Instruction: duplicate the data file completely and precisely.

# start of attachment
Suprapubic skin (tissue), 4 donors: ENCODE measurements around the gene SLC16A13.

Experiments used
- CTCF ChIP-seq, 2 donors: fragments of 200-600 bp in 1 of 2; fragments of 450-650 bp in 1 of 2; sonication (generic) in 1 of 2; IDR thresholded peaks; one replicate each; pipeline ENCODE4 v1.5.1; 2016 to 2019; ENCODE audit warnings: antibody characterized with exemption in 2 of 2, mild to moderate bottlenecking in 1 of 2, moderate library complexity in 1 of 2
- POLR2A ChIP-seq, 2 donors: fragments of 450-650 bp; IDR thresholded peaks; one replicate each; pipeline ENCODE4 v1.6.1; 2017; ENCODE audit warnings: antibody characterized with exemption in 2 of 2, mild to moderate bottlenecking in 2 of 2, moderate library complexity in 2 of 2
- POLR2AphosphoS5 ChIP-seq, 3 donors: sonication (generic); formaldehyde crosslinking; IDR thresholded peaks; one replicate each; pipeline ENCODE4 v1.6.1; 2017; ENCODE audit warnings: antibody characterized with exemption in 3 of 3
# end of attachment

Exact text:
Suprapubic skin (tissue), 4 donors: ENCODE measurements around the gene SLC16A13.

Experiments used
- CTCF ChIP-seq, 2 donors: fragments of 200-600 bp in 1 of 2; fragments of 450-650 bp in 1 of 2; sonication (generic) in 1 of 2; IDR thresholded peaks; one replicate each; pipeline ENCODE4 v1.5.1; 2016 to 2019; ENCODE audit warnings: antibody characterized with exemption in 2 of 2, mild to moderate bottlenecking in 1 of 2, moderate library complexity in 1 of 2
- POLR2A ChIP-seq, 2 donors: fragments of 450-650 bp; IDR thresholded peaks; one replicate each; pipeline ENCODE4 v1.6.1; 2017; ENCODE audit warnings: antibody characterized with exemption in 2 of 2, mild to moderate bottlenecking in 2 of 2, moderate library complexity in 2 of 2
- POLR2AphosphoS5 ChIP-seq, 3 donors: sonication (generic); formaldehyde crosslinking; IDR thresholded peaks; one replicate each; pipeline ENCODE4 v1.6.1; 2017; ENCODE audit warnings: antibody characterized with exemption in 3 of 3